Monday, 30 April 2012

Call Three: Sited/Off Sited


Being physical in the great outdoors has always been more than just a hobby to enjoy, for me it is a need. I have never been one to settle in one place for long, I get ‘itchy feet’. If I cannot move freely, make the change that is needed I become suffocated and feel constrained and restricted, mentally, emotionally and physically. Because of the way modern life is now, the way humans have adopted a way of living that encourages us to ‘settle down’, to find a permanent place to work and live we have neglected our nomadic instincts.

At one time humankind were in touch with the cycles of live on Earth and would move with the seasons to places where they knew there would be food and kinder climates, always aware of their connection with the Earth and the world around them, just as the other animals of the planet still are. By living this nomadic existence we would have had little need for material objects other than tools, clothing and shelter thus having a minimal effect on the Earth and its environment. We would have been conscious of our existence as part of the whole so would have been aware of the fact that by harming the Earth we would be harming ourselves. Claiming ownership of land would have been an alien concept. Now we are encouraged and conditioned by an industrial culture to own, use and consume with little concern of the consequences. We are very much aware of the destruction we are causing but the acknowledgement of the pain this causes is too much to face, so to make ourselves feel better we do what we are told will make us feel good again, consume. We are told what to buy, what to wear, what to eat, where to live, how to live, what is right, what is wrong, we are even told who we should and shouldn’t be. All this goes against our deepest, truth felt feelings of what and who we are.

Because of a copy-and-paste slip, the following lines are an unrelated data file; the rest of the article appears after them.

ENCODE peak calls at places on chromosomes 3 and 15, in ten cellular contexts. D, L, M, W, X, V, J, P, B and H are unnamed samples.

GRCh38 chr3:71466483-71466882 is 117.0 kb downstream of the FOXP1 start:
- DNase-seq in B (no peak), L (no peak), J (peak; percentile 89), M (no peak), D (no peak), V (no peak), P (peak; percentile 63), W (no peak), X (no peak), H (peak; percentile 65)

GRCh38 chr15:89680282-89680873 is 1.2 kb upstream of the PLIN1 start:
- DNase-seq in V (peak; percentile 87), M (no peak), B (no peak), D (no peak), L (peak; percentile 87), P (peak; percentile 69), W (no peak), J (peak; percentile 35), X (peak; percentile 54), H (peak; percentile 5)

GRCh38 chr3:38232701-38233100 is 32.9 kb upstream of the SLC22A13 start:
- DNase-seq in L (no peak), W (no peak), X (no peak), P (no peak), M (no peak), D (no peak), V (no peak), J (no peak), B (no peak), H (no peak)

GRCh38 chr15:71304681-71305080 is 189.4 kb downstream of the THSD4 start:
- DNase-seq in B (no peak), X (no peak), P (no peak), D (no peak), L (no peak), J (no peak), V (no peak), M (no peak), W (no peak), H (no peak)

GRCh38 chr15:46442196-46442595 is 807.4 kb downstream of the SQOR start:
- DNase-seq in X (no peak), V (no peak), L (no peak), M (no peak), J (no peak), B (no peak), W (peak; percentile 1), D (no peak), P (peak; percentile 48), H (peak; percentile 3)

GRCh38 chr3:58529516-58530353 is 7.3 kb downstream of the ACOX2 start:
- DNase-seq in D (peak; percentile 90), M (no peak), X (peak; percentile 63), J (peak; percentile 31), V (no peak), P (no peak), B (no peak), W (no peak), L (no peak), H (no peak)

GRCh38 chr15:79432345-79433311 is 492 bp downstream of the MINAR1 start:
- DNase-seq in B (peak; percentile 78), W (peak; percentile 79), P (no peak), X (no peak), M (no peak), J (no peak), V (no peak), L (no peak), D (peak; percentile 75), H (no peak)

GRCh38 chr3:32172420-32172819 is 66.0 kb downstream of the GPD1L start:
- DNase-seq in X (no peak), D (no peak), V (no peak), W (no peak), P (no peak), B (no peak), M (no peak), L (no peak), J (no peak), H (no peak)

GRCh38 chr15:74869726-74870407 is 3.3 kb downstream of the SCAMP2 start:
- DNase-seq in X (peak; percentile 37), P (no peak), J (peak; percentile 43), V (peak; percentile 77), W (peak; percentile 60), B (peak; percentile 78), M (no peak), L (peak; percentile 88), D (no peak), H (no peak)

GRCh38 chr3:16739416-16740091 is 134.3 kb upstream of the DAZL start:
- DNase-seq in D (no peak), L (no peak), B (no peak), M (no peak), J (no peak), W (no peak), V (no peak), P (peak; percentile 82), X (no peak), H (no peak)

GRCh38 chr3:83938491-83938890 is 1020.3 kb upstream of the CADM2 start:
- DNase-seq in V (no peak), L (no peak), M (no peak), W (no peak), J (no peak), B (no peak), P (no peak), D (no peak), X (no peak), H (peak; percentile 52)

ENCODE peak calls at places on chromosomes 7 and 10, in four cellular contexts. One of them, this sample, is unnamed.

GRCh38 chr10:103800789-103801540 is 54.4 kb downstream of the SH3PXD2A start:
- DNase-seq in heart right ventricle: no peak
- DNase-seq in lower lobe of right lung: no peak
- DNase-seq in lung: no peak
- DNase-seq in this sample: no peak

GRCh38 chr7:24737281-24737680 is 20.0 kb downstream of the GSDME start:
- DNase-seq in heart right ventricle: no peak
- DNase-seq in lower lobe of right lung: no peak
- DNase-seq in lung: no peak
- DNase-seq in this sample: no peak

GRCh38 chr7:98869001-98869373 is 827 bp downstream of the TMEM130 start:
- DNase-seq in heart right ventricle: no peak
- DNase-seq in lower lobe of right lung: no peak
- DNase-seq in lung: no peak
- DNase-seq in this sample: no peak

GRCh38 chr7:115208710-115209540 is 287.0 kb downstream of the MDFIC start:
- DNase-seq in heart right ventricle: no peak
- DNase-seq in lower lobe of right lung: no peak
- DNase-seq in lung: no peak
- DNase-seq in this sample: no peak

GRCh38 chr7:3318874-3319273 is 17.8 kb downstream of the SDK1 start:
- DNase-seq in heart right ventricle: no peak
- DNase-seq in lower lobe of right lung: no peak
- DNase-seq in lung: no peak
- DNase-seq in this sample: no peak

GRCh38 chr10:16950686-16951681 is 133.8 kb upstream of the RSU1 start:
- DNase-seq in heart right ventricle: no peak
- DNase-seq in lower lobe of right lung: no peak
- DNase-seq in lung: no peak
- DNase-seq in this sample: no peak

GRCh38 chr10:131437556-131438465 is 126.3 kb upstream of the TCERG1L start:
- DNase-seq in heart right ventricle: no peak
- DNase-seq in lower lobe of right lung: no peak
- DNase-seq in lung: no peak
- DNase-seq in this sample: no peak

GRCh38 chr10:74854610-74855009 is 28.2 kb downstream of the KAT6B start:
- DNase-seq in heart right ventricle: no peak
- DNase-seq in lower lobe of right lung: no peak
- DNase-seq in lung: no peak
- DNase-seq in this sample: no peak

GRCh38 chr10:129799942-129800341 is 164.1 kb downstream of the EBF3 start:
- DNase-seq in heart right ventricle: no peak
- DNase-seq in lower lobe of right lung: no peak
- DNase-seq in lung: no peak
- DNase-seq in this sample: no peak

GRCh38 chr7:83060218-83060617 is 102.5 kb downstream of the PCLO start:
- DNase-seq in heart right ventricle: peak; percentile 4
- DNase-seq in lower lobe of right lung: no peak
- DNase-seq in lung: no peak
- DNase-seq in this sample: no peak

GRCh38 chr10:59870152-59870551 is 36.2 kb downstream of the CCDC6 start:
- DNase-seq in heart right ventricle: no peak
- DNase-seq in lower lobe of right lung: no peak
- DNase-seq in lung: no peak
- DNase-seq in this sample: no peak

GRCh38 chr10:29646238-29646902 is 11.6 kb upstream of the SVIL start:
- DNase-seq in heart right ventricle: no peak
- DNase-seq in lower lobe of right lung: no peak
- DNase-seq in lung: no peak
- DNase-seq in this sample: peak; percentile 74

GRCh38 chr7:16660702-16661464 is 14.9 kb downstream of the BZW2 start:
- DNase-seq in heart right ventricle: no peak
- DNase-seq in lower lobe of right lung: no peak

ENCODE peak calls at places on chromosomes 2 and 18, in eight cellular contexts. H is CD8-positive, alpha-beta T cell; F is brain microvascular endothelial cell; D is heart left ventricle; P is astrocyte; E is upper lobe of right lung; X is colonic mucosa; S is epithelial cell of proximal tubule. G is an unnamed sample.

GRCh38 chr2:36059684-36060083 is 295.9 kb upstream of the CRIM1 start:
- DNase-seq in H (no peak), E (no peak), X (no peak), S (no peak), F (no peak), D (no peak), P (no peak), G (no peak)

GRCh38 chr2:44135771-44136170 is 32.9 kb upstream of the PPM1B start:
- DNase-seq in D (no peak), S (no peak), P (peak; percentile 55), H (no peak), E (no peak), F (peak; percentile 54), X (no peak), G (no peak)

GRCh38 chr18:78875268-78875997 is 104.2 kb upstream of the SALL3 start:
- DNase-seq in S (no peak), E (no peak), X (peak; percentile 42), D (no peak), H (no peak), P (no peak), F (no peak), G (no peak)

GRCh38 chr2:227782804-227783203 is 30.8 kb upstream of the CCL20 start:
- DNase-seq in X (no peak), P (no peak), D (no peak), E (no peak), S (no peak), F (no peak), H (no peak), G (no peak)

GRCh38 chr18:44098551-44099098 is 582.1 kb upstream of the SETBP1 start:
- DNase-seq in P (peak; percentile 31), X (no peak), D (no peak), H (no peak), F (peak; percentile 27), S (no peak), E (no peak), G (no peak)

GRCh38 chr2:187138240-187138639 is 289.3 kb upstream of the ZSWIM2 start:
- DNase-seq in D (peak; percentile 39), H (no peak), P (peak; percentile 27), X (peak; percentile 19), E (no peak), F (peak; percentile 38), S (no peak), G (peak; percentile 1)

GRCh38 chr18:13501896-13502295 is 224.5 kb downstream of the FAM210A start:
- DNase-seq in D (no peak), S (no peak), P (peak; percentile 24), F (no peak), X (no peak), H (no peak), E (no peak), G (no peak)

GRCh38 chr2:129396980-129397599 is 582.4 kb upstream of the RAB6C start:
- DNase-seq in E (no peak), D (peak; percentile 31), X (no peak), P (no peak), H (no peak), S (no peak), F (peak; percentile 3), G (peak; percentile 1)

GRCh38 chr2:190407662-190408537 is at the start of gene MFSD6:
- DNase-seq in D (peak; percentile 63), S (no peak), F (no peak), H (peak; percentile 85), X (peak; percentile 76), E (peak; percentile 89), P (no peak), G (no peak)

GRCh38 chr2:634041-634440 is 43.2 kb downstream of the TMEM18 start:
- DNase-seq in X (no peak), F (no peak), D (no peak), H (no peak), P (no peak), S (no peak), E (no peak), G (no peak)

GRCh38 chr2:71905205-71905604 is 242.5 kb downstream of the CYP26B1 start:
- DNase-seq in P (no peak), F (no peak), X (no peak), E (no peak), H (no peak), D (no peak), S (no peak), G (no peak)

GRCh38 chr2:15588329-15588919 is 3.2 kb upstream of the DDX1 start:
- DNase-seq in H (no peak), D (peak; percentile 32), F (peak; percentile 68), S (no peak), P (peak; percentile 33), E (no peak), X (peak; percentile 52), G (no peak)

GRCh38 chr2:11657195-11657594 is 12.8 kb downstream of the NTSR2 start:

“ an almost total eclipse of the ‘life-world’ in a modern era is a nearly complete forgetting of this living dimension in which all our endeavours are rooted.” (Abram 1997 Spell Of The Sensuous p.41)

I have become fascinated by those that decide to go against what is considered normal, they have listened to their hearts and followed an instinct that drives them to want to go on a journey of self discovery to find a truth that feels real and right for them.

This search for something real and right is why I walk. My practice is about a search for something beyond the constraints of society and its expectations and a connection to that cosmic something that flows through everything. Often those that chose to ‘opt out’ get rid of all their possessions, other than the essentials and are drawn to the wilderness where they have space, solitude and freedom. They chose to live off the land and travel on foot, not having to rely on anything or anyone but themselves and their intuition. They try get away from the influence of a materialistic culture to reconnect with the flow of nature that we are all interconnected with in order to find an inner truth. However, these adventurers often come up against the harsh realities of living in the wilderness. They usually enter into such explorations knowing the consequences and challenges that this way of living entail and yet are willing to take the risk having said their goodbyes.